高2 小松梨那子さん 英語スピーチで日本一に 2018.2.14
スピーチのタイトルは、「あなたの声を聞かせよう（Make Your Voice Heard）」。国政に変化を起こしたければ、私たち若者は与えられた18歳選挙権行使することが大切だ、と訴えました。自然体でいながら、明瞭で力強いスピーチは、多くの著名な審査員に絶賛されました。
外部リンク： The Japan News (Yomiuri Shinbun)掲載記事
Make Your Voice Heard
In 2016, something amazing happened in Japan. 18 and 19-yr-olds were given the right to vote! This year, I will be able to join you adults and exercise my democratic right! To make my voice heard! But…wait…will I vote? And if I do, will my little vote make any difference?
Until last year, I really wasn’t interested in politics at all. I’ve heard so many times that there is nothing normal people like us can do to make any difference... and so we don’t vote. But what about the new young voters? I looked at the data from the elections in 2016; the first chance for them to vote… and… 18-yr-olds: 51%, 19-yr-olds: 40%… Why is the voting rate so low?
I needed more answers, so I decided to ask a real politician last summer. I arranged a meeting with Mr Kuwana. He is a representative for Kochi in the prefectural assembly. My question was simple: Why didn’t young people vote, and what is the point in voting anyway? Well what he told me totally changed my view of my little vote.
First he told me about the silver cycle. Sounds mysterious? Well actually for us young people, it is really dangerous. In Japan, one age group votes in huge numbers: The over 60s. In 2016, 75% of them voted. Overall they made up 40% of the votes. 40%. That’s almost half of all voters. Now that gives them the power to influence the politicians. Policies are designed to favor the silver generation… in order to get votes… in order to get elected… and so the cycle goes on. The only way to break the silver cycle, according to Mr Kuwana, is to get out there and vote. He wants to listen to young people’s opinions, but we need to show, by voting in large numbers, that young people, too, have influence.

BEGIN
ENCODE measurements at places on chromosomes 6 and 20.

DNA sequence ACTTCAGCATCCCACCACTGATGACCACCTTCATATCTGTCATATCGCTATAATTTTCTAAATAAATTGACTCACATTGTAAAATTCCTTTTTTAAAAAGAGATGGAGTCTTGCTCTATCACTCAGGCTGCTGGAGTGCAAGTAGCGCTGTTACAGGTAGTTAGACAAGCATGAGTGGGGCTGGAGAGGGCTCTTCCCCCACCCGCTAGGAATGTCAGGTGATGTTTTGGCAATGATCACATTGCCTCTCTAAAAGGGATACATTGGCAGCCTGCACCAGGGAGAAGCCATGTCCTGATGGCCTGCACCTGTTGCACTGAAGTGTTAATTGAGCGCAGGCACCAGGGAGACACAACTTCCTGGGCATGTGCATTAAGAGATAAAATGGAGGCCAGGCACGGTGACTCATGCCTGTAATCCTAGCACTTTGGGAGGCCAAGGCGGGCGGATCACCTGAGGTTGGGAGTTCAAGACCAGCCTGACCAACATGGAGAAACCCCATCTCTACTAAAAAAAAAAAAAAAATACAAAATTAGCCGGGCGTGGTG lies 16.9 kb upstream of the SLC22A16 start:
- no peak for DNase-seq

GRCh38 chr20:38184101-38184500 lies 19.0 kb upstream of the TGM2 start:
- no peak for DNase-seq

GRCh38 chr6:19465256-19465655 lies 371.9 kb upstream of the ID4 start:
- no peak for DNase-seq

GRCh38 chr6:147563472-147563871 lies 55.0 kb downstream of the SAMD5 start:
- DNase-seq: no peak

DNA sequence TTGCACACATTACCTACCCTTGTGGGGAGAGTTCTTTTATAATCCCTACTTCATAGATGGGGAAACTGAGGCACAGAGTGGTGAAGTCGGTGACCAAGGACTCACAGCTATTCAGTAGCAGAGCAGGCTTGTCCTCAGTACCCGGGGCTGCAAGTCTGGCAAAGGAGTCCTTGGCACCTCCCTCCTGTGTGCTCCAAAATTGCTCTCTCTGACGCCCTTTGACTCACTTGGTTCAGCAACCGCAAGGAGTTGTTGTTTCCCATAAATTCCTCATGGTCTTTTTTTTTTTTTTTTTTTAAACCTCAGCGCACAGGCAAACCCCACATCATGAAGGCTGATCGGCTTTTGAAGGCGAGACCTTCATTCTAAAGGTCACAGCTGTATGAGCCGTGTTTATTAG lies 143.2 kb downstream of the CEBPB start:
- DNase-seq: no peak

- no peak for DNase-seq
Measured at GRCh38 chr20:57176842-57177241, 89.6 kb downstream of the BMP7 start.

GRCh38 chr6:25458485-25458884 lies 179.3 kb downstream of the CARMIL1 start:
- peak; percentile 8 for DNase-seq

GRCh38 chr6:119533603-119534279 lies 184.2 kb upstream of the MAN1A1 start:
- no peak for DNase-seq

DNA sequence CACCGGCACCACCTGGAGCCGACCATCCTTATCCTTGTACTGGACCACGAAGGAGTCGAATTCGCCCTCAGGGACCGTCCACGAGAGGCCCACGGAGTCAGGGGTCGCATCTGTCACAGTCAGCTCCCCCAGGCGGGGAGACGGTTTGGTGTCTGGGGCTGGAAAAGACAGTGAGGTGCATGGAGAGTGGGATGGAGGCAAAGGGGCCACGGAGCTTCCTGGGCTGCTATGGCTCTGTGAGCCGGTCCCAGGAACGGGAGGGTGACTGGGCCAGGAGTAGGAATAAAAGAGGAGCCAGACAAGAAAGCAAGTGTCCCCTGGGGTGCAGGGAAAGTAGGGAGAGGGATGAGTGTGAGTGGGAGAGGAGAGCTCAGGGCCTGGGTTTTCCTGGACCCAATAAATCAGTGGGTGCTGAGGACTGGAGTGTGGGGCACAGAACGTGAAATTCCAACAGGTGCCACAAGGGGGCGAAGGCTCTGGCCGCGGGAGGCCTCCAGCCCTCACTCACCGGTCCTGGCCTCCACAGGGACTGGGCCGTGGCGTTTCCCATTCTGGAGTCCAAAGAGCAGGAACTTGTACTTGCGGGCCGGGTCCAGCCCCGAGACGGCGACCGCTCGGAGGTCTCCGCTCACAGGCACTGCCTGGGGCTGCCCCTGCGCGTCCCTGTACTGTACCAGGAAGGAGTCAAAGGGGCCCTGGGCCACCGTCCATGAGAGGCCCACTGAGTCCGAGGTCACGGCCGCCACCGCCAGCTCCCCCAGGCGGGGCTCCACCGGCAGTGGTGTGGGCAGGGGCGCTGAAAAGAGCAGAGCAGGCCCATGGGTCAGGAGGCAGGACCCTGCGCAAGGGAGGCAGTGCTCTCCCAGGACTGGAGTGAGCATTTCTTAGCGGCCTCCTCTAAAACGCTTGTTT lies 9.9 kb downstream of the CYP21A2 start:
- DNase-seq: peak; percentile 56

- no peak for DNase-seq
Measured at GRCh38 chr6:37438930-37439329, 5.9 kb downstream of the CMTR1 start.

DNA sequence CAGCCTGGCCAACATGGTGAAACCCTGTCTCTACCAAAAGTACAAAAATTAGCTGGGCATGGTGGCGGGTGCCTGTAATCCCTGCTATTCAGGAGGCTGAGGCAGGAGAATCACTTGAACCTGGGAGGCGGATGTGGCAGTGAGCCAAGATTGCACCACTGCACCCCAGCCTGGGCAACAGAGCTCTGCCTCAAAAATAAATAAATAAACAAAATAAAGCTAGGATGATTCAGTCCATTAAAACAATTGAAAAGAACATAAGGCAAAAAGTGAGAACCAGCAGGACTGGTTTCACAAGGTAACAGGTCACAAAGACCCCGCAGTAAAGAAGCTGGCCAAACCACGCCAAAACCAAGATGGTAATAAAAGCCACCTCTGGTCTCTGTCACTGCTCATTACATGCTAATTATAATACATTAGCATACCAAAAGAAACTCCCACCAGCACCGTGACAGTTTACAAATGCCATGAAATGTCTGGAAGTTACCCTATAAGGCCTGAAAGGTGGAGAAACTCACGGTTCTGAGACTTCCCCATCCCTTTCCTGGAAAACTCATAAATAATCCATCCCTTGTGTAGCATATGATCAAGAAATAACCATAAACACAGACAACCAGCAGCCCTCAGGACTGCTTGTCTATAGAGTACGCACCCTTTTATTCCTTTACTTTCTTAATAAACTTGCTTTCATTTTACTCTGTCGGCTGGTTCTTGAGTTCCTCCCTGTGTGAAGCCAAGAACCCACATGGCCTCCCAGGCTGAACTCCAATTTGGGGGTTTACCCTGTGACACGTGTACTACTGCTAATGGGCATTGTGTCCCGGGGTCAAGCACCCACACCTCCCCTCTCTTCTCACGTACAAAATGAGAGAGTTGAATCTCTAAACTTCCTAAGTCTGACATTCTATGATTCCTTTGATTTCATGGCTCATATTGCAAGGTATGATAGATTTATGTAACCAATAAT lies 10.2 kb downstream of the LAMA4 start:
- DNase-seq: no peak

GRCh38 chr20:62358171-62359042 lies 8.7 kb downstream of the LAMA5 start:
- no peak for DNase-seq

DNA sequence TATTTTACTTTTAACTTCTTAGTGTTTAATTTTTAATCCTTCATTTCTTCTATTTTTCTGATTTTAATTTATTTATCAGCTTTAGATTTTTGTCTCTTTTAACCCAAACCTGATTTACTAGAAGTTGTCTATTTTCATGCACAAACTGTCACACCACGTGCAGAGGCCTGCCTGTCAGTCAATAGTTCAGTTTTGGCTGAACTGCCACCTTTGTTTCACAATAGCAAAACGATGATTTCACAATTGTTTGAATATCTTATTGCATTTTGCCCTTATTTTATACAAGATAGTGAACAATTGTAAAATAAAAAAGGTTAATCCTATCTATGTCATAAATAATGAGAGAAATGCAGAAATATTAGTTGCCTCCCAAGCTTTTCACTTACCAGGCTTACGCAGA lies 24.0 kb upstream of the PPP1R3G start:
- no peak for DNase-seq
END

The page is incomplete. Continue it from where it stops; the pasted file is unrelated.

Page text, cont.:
OK, we should get out and vote. But then everything happens in Tokyo, right? Nothing really changes for us… Well that is not actually true. You may feel our one vote is so small, and on a national scale, yes, I suppose it is, but Mr Kuwana showed me some data from local elections. In many areas of Japan, the results were very close! For example, in Hokkaido, some areas were decided by one vote. And in one area of Saitama the vote count was actually even! Your one vote can make a difference, so find out about your local candidates and make a choice! We can make changes: from village to town, town to city, and city to country. They are all connected.
I was beginning to be persuaded. Maybe my vote can make a difference. But… when it comes to the day when I finally get to vote, maybe I’ll have a date, or a piece of homework to hand in. Maybe I just won’t bother. That’s what millions of young British people and Americans said in 2016, and look what happened. Huge political changes. But who made those changes? Well actually not the young people. Less than half of under 20s voted, but many, many more were upset with the outcome. If only they had taken action. Things could have been very different. Don’t let the same thing happen to you.
We can make a difference if we want to. So when you turn 18, exercise your new right! Break the silver cycle, act locally to change what happens nationally; and remember the potential consequences if you don’t vote. So get out there and make your voice heard!